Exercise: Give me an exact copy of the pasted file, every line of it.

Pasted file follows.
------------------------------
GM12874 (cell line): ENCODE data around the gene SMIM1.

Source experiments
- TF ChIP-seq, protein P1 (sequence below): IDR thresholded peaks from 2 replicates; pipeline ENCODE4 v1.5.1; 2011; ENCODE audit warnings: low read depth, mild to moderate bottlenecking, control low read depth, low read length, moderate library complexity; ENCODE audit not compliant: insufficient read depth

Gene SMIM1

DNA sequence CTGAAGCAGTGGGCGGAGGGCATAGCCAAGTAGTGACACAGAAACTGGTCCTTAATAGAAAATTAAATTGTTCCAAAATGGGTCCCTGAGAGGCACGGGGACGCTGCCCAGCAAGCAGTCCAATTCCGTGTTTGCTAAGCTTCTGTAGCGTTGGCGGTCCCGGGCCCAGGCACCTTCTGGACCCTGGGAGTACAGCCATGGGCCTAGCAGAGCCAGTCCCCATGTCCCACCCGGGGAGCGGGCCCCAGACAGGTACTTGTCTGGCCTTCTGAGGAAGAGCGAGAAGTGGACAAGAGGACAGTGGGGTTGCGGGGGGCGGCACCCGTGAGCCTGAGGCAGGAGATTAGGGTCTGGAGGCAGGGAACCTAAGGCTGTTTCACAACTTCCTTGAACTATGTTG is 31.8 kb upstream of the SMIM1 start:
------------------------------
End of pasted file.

GM12874 (cell line): ENCODE data around the gene SMIM1.

Source experiments
- TF ChIP-seq, protein P1 (sequence below): IDR thresholded peaks from 2 replicates; pipeline ENCODE4 v1.5.1; 2011; ENCODE audit warnings: low read depth, mild to moderate bottlenecking, control low read depth, low read length, moderate library complexity; ENCODE audit not compliant: insufficient read depth

Gene SMIM1

DNA sequence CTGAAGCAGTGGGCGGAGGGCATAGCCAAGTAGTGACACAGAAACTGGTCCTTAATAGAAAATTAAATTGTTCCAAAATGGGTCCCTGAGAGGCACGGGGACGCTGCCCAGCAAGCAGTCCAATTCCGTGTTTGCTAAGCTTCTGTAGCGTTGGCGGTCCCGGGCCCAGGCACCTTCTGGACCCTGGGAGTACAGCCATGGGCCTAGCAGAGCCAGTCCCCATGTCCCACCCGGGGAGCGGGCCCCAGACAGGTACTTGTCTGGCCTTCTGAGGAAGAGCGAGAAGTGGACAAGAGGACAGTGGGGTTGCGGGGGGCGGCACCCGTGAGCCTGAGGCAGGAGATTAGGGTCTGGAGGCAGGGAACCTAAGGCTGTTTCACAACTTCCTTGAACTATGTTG is 31.8 kb upstream of the SMIM1 start: